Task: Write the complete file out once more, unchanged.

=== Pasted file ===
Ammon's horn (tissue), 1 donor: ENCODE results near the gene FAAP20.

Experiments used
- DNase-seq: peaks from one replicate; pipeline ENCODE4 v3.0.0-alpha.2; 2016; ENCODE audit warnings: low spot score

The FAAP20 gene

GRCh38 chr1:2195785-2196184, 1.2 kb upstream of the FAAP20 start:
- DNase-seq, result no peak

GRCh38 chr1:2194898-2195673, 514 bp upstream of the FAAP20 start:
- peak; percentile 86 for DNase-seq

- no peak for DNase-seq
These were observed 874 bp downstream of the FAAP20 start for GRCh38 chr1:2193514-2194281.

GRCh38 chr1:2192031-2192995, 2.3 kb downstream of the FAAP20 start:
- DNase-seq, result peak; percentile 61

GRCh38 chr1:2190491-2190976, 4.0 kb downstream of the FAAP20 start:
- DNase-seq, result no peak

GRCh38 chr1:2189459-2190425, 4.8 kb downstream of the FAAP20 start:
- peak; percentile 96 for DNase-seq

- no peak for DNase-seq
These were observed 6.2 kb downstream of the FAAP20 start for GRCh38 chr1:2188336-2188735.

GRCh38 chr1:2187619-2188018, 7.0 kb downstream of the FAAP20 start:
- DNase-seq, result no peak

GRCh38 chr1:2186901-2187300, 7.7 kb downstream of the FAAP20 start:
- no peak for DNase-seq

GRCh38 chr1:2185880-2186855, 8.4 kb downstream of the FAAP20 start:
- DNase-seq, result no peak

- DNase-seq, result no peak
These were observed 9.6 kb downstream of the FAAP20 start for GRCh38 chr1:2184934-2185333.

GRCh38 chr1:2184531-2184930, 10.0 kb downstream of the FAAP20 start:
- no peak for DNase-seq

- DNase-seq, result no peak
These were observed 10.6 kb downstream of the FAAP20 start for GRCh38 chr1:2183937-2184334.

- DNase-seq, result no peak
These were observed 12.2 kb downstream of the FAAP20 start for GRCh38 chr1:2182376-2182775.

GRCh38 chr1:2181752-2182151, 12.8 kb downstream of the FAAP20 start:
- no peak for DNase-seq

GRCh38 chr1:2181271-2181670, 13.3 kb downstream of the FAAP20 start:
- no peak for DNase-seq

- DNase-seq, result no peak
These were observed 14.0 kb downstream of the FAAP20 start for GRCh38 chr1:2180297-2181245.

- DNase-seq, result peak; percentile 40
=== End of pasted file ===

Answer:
Ammon's horn (tissue), 1 donor: ENCODE results near the gene FAAP20.

Experiments used
- DNase-seq: peaks from one replicate; pipeline ENCODE4 v3.0.0-alpha.2; 2016; ENCODE audit warnings: low spot score

The FAAP20 gene

GRCh38 chr1:2195785-2196184, 1.2 kb upstream of the FAAP20 start:
- DNase-seq, result no peak

GRCh38 chr1:2194898-2195673, 514 bp upstream of the FAAP20 start:
- peak; percentile 86 for DNase-seq

- no peak for DNase-seq
These were observed 874 bp downstream of the FAAP20 start for GRCh38 chr1:2193514-2194281.

GRCh38 chr1:2192031-2192995, 2.3 kb downstream of the FAAP20 start:
- DNase-seq, result peak; percentile 61

GRCh38 chr1:2190491-2190976, 4.0 kb downstream of the FAAP20 start:
- DNase-seq, result no peak

GRCh38 chr1:2189459-2190425, 4.8 kb downstream of the FAAP20 start:
- peak; percentile 96 for DNase-seq

- no peak for DNase-seq
These were observed 6.2 kb downstream of the FAAP20 start for GRCh38 chr1:2188336-2188735.

GRCh38 chr1:2187619-2188018, 7.0 kb downstream of the FAAP20 start:
- DNase-seq, result no peak

GRCh38 chr1:2186901-2187300, 7.7 kb downstream of the FAAP20 start:
- no peak for DNase-seq

GRCh38 chr1:2185880-2186855, 8.4 kb downstream of the FAAP20 start:
- DNase-seq, result no peak

- DNase-seq, result no peak
These were observed 9.6 kb downstream of the FAAP20 start for GRCh38 chr1:2184934-2185333.

GRCh38 chr1:2184531-2184930, 10.0 kb downstream of the FAAP20 start:
- no peak for DNase-seq

- DNase-seq, result no peak
These were observed 10.6 kb downstream of the FAAP20 start for GRCh38 chr1:2183937-2184334.

- DNase-seq, result no peak
These were observed 12.2 kb downstream of the FAAP20 start for GRCh38 chr1:2182376-2182775.

GRCh38 chr1:2181752-2182151, 12.8 kb downstream of the FAAP20 start:
- no peak for DNase-seq

GRCh38 chr1:2181271-2181670, 13.3 kb downstream of the FAAP20 start:
- no peak for DNase-seq

- DNase-seq, result no peak
These were observed 14.0 kb downstream of the FAAP20 start for GRCh38 chr1:2180297-2181245.

- DNase-seq, result peak; percentile 40